Tuesday, January 19, 2016

A Glaucous reception


Another real privilege to witness another unique occasion here on the doorstep at Filey. The day before I'd found a sadly deceased White-beaked Dolphin washed ashore near the bay corner, followed by the expected banter about it bringing in an Ivory Gull in the coming days; well, not quite, but it'll more than do...


With our young male Surf Scoter still in the bay (for more than a month now) as well as up to four Great Northern Divers and a host of commoner stuff, a sunny Sunday was bound to attract another batch of visiting birders - which, after playing a show in Scarborough that night and being a little worse for wear, I was particularly grateful for when one of whom (thanks Tim!) messaged regarding the brief appearance of a juvenile Glauc, amazingly trying to feed on the dolphin....


In the spirit of a) a resolution not to take it quite so seriously this year and b) a hangover, no rush was attempted, lunch was enjoyed, and some time later a stroll along the beach was on the cards anyway (no, really). With masses of visitors and their canine army descending on the beach and Brigg, many of whom would be funnelling along the path where the dolphin was as the tide slowly rolled out, I rated the chances of a revisit from the gull at somewhere around nil and put it to the back of my mind.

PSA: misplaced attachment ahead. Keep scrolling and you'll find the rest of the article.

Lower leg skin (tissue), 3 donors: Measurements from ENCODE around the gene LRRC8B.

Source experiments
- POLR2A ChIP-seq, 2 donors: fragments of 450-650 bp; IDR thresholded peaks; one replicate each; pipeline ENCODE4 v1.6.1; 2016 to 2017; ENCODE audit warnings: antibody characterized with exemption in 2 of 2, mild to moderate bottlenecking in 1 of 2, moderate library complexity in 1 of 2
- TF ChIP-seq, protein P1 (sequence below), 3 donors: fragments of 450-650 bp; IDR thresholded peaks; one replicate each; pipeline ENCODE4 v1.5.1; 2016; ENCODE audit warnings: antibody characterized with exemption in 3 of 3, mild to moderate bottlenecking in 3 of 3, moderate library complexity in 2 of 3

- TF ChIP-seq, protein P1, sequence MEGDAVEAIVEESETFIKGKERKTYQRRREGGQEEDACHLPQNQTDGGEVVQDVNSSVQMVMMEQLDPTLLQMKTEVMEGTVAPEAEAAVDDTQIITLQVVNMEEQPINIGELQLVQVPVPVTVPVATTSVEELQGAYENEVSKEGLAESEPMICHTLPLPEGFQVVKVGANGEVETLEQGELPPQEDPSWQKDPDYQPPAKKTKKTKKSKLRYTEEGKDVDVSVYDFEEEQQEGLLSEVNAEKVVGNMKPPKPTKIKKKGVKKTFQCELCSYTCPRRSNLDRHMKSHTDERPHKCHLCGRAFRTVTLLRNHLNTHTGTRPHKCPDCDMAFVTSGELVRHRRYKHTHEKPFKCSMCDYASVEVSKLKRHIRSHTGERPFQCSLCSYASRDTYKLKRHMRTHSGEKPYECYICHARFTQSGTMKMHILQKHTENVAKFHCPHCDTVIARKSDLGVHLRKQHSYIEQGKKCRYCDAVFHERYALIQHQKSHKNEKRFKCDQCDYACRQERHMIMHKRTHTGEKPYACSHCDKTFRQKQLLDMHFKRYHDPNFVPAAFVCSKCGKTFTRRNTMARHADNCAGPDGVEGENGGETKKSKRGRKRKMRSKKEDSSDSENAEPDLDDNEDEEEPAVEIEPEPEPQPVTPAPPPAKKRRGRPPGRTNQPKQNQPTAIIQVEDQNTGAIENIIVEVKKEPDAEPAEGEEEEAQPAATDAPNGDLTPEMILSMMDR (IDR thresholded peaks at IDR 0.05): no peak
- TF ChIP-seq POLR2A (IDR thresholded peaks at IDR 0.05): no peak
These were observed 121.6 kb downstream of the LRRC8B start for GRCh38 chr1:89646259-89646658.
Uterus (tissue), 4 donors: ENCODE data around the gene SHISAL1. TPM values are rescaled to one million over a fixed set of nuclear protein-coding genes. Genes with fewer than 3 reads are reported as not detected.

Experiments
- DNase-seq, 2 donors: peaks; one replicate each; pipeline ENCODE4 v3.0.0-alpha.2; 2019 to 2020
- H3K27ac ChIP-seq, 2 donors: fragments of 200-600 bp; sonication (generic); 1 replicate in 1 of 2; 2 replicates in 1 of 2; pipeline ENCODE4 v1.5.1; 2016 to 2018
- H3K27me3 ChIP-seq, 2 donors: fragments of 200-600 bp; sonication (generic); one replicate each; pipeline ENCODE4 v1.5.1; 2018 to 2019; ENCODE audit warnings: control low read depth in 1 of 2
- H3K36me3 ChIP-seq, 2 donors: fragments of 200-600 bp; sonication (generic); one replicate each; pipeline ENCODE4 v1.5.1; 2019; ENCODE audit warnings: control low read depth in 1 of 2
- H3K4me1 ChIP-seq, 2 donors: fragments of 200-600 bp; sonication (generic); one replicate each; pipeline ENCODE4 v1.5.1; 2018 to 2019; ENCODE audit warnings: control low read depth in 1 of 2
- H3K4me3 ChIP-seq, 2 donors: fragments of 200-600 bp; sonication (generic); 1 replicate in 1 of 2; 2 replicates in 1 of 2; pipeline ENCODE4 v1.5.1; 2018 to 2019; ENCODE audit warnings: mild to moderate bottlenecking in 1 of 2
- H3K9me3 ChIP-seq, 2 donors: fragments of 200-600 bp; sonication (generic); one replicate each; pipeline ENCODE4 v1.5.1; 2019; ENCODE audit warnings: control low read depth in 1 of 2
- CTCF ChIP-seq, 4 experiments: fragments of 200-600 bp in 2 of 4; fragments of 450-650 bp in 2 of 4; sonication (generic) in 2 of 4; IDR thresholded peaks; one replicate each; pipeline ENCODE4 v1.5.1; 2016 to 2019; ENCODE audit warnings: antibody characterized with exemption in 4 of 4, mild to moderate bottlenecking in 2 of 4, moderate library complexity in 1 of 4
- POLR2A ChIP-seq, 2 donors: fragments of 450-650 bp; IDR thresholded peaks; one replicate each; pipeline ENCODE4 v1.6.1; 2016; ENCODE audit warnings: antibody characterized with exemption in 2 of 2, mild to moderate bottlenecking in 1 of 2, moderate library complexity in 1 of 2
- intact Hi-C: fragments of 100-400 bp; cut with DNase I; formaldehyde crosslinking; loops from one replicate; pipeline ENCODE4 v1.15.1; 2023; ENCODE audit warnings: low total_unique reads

Bumping into Dave and Sarah (Aitken) made for a nice surprise and we ambled along the bay chatting, stopping to talk to a few familiar faces along the way - at which point the Glauc appeared over my head, clearly patrolling the scene in the hope of another cetacean snack. Still the chances seemed minimal, as processions of people and dogs filed past or loitered around. After watching the gull circle above us for an eternity and with people unknowingly stood looking at the dolphin (as you would), Dave - armed with his RSPB charm and quietly persuasive disposition - successfully convinced the attendees to back off a little....




Amazingly, a break in the traffic ensued and the gull glided in; and despite inevitable disturbance soon after, not only did it return on several occasions, it photogenically patrolled the Badlands-style geology of the Brigg's south side in the cold winter sunshine. Absolutely class, and a joy to watch....


... more graphic, less appetising photos to follow.